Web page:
In late January, AWS announced that it had been awarded the ability to host government workloads classified at the Protected level DLM in the Sydney AWS region The certification applies to 42 AWS services (46 if you include the different RDS database engines!). The official announcement is on the AWS Security blog.
AWS haven’t had to make any changes to meet the requirements. There are no extra charges or specific configuration changes required to make use of the services for protected workloads . If you are using a combination of the 42 services then you will now be able to build applications for highly sensitive workloads on AWS. The services covered include all the foundational services such as EC2, RDS, Lambda, S3, KMS and CloudTrail.
But wait, there’s more! Yes, you can host protected workloads in the Sydney region. However, you can also run unclassified workloads in any region globally.
You can find the details of certification through AWS Artefact. Here you will also find an AWS IRAP protected reference architecture. This will help you make sure that you configure the solution in line with the guidance and recommendations of ASD.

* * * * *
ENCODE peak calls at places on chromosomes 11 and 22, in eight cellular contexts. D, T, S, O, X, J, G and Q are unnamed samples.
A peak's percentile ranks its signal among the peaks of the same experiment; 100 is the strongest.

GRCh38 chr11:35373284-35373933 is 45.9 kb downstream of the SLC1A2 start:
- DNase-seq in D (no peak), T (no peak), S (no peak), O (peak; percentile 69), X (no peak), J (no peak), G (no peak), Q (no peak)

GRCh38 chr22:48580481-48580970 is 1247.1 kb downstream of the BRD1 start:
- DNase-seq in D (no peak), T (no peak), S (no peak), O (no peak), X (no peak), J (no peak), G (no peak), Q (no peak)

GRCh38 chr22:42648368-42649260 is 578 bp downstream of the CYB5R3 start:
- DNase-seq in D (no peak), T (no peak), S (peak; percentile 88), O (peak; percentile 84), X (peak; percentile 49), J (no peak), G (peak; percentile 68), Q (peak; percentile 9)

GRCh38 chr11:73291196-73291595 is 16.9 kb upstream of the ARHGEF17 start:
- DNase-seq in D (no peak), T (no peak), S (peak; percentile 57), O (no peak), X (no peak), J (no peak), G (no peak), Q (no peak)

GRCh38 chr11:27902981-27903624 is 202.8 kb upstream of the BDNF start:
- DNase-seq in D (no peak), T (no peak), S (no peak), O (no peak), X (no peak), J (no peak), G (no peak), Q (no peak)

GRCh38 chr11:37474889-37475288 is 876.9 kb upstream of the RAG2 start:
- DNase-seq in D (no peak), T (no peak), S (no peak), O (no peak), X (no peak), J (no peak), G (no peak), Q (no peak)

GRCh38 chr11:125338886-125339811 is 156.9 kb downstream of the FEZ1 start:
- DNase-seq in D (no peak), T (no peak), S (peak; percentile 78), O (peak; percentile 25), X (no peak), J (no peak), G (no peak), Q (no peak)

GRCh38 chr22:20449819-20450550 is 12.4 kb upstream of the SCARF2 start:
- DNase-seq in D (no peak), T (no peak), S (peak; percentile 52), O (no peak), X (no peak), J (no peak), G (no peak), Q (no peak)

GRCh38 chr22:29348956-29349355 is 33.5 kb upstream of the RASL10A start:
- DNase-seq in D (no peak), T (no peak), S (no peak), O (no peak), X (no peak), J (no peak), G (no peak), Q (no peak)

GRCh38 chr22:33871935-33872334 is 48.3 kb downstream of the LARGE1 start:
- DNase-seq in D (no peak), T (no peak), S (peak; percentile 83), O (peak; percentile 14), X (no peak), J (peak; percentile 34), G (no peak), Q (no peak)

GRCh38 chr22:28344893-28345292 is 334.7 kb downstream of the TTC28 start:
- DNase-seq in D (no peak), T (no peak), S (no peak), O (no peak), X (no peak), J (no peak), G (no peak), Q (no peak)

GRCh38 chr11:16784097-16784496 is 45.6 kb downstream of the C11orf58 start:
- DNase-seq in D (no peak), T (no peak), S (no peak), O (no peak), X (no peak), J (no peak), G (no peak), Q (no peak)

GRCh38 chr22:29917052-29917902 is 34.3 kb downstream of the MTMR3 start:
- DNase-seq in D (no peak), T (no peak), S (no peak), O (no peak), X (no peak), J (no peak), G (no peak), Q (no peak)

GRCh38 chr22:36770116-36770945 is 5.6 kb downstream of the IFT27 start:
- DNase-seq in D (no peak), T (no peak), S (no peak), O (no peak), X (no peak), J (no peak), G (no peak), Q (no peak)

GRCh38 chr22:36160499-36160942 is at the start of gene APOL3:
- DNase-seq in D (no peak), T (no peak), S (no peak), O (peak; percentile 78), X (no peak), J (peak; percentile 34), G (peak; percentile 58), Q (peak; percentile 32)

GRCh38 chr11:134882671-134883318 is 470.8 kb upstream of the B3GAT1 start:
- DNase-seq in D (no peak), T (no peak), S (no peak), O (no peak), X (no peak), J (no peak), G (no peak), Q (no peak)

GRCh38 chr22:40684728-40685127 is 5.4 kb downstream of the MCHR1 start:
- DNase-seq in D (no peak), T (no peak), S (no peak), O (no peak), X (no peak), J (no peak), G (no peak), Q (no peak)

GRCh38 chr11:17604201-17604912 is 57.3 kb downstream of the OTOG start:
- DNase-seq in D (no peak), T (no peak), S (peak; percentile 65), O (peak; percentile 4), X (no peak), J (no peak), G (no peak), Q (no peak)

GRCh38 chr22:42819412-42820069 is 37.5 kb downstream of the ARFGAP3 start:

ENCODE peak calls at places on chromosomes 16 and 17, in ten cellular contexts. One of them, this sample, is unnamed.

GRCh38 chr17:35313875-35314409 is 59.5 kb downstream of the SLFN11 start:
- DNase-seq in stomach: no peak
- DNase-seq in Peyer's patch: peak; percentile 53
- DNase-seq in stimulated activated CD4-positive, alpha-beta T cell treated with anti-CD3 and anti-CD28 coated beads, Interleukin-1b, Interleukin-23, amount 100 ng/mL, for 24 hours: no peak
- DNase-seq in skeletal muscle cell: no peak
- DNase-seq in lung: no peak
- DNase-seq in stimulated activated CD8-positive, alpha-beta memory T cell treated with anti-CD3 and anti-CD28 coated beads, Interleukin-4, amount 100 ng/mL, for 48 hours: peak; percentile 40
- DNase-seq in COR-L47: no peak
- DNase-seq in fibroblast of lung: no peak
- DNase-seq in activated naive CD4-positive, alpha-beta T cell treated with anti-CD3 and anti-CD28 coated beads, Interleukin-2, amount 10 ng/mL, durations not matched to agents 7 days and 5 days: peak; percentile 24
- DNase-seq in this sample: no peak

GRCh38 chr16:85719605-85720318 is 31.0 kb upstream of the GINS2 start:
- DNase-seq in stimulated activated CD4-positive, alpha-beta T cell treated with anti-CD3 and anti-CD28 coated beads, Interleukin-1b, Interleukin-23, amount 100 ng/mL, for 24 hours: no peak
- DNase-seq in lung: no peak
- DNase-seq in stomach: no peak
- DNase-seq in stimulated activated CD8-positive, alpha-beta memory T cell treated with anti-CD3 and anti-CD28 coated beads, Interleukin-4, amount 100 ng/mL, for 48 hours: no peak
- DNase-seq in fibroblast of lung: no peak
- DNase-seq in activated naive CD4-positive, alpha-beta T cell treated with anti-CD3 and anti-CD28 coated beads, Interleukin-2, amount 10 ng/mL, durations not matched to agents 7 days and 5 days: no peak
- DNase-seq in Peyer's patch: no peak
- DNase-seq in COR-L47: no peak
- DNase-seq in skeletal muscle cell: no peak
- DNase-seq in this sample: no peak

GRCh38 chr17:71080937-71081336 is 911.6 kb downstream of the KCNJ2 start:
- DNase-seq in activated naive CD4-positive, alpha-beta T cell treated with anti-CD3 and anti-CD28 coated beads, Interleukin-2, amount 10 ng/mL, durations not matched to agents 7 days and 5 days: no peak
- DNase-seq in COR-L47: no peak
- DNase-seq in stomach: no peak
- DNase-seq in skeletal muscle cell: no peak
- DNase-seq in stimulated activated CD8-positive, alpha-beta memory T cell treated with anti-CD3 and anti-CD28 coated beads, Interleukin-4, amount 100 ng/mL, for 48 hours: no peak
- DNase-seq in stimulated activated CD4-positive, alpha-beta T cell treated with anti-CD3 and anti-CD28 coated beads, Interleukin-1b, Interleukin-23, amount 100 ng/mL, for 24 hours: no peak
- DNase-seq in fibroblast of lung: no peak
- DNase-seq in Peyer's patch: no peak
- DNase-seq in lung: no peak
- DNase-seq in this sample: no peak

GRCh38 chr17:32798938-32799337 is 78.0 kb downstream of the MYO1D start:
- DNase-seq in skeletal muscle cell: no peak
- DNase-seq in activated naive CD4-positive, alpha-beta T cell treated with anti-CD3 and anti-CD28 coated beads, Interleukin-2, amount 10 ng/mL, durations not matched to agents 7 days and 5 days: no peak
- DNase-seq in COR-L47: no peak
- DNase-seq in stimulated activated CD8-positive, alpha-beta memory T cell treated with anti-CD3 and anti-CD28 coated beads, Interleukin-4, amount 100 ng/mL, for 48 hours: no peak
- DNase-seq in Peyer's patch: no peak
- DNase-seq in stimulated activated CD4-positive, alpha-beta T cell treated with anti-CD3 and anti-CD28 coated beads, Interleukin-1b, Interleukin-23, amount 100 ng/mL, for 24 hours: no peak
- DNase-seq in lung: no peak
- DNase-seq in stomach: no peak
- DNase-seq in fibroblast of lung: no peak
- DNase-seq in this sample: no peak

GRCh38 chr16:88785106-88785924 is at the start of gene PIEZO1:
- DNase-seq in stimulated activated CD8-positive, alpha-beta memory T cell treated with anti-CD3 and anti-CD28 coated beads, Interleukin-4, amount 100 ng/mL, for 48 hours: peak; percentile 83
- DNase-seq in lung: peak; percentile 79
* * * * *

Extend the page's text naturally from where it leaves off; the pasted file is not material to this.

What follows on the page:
Re-gaining ground for protected workloads
It’s huge new for AWS. A subset of services running in Microsoft Azure and Office 365 has been certified since mid 2018. That competitive advantage had been significant for Microsoft but as of today it no longer applies. Through a quirk of the alphabet, AWS even appears at the top of the ASD Certified Cloud Service List for protected workloads!
The Australia government has long been a user of AWS for non-protected workloads. Key applications running on AWS today include the ATO portal and the Australian Electoral Commission. Now protected workloads can be added to the list too!
Today is the day
Are you working for a government agency and manage protected workloads? If so, today is the day to start thinking about how you migrate to the AWS Cloud. As a result, you too can now gain from its infinite scale and broad range of services whilst increasing your security posture.